UK farmers given new guidance in sustainable water and soil management


How UK farmers can monitor and save water supplies and manage soil? Read this interesting article from The Guardian which explain how leading supermarket and brewer have joined with Leaf to develop guidance for farmers and suppliers on how to monitor and save water supplies and manage soil.


- Asda and Molson Coors have joined with Leaf to develop water management guidance for farmers and suppliers, in the face of increasingly unpredictable weather. Photograph: Bailey-Cooper Photography 3 / Al/Alamy -

Farmers, it’s said, always want « weather by the field ». Certain crops require more rain, others less. Some thrive in shady conditions, others need sun all day long. Today, farmers are less exacting: they’d be happy with some simple predictability.

Extreme weather patterns are fast becoming the new normal. In the UK, farmers suffered through two winters of lower than average rainfall, followed by one of the wettest on record. Across the Atlantic, meanwhile, a sustained drought led to the lowest wheat harvest for six years, despite there being more acres planted than any time in the last seven decades.

Future proofing farming

Farmers need to face up to the reality of « increasingly unpredictable weather, » says Caroline Drummond, chief executive of sustainable farming group Leaf. To help them on their way, Leaf has launched a six-step guide on sustainable water management. The steps cover ways to save water, protect water sources, manage the soil, install effective drainage and monitor water consumption.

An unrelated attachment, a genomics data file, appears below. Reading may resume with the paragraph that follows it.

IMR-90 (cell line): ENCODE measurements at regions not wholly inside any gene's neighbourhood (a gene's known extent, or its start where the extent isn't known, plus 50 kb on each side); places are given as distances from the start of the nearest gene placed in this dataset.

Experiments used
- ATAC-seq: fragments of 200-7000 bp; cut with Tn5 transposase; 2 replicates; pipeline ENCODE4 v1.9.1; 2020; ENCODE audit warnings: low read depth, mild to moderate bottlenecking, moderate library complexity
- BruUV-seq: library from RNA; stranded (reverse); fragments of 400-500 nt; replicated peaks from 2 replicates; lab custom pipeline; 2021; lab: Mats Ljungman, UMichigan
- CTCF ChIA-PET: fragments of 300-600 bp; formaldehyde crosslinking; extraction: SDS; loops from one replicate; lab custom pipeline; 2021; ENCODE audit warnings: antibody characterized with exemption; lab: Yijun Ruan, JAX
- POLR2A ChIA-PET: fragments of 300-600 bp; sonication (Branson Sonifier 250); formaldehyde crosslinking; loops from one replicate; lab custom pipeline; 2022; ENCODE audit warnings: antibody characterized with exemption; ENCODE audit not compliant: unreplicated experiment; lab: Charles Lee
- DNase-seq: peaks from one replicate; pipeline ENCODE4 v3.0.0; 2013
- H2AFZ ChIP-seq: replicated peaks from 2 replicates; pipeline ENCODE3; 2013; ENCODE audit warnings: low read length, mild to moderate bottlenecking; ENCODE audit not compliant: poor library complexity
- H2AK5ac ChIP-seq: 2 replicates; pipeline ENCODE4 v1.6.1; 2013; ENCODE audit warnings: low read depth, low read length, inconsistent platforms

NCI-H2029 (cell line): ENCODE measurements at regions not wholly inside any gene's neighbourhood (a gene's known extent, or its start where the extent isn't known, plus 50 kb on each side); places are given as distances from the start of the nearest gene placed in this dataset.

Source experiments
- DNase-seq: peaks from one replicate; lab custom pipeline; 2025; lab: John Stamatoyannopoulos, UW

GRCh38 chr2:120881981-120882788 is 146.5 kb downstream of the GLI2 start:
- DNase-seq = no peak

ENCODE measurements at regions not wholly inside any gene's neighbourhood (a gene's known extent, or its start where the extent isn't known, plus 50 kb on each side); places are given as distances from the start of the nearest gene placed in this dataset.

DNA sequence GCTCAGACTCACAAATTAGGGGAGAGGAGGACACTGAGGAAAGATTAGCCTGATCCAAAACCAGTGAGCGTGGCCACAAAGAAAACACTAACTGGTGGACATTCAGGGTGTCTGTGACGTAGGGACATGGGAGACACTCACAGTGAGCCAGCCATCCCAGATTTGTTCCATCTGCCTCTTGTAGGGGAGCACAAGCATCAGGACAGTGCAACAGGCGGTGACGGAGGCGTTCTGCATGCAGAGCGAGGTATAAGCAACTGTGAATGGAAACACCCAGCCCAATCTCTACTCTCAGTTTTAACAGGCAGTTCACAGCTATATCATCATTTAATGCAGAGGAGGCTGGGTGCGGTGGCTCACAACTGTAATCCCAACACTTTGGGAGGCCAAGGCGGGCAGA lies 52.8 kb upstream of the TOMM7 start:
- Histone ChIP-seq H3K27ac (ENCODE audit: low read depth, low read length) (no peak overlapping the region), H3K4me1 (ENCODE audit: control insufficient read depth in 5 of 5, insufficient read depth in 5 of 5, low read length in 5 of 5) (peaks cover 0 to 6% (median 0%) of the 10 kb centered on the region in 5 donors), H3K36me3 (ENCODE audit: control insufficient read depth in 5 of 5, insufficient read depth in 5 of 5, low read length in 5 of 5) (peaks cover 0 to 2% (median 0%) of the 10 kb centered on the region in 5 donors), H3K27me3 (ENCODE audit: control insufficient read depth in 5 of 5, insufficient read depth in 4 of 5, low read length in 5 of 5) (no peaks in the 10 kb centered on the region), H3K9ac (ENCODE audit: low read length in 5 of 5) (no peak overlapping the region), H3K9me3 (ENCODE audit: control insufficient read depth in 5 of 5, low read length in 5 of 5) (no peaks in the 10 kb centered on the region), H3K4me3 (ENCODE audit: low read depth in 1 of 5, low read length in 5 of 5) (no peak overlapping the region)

« Farmers tell us that they can cope with one bad year of drought or heavy rains, but the impact of two bad years makes it much harder to ensure their business remains resilient, » Drummond explains.

The idea of weather-resilient agriculture chimes with supermarket Asda, which worked with Leaf to develop the advisory guide.

We see this as part of future proofing the industry and building capacity so that farmers are equipped to implement necessary changes,

says Chris Brown, head of ethical and sustainable sourcing at the British supermarket.

For a retailer like Asda, which sources stock from thousands of farms across the UK, it doesn’t take long before water problems in the countryside morph into problems in its stores. It’s all connected, Brown explains. Excessive rains mean a bad cereal crop, which means more expensive animal feed, which means higher food prices at the till.

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